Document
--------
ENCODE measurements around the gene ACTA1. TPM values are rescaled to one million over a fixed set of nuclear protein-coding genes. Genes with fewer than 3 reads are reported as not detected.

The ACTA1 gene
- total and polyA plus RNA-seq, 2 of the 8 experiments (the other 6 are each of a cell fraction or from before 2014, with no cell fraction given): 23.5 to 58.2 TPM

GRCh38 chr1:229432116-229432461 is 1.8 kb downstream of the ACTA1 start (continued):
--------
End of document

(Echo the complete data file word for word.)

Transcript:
ENCODE measurements around the gene ACTA1. TPM values are rescaled to one million over a fixed set of nuclear protein-coding genes. Genes with fewer than 3 reads are reported as not detected.

The ACTA1 gene
- total and polyA plus RNA-seq, 2 of the 8 experiments (the other 6 are each of a cell fraction or from before 2014, with no cell fraction given): 23.5 to 58.2 TPM

GRCh38 chr1:229432116-229432461 is 1.8 kb downstream of the ACTA1 start (continued):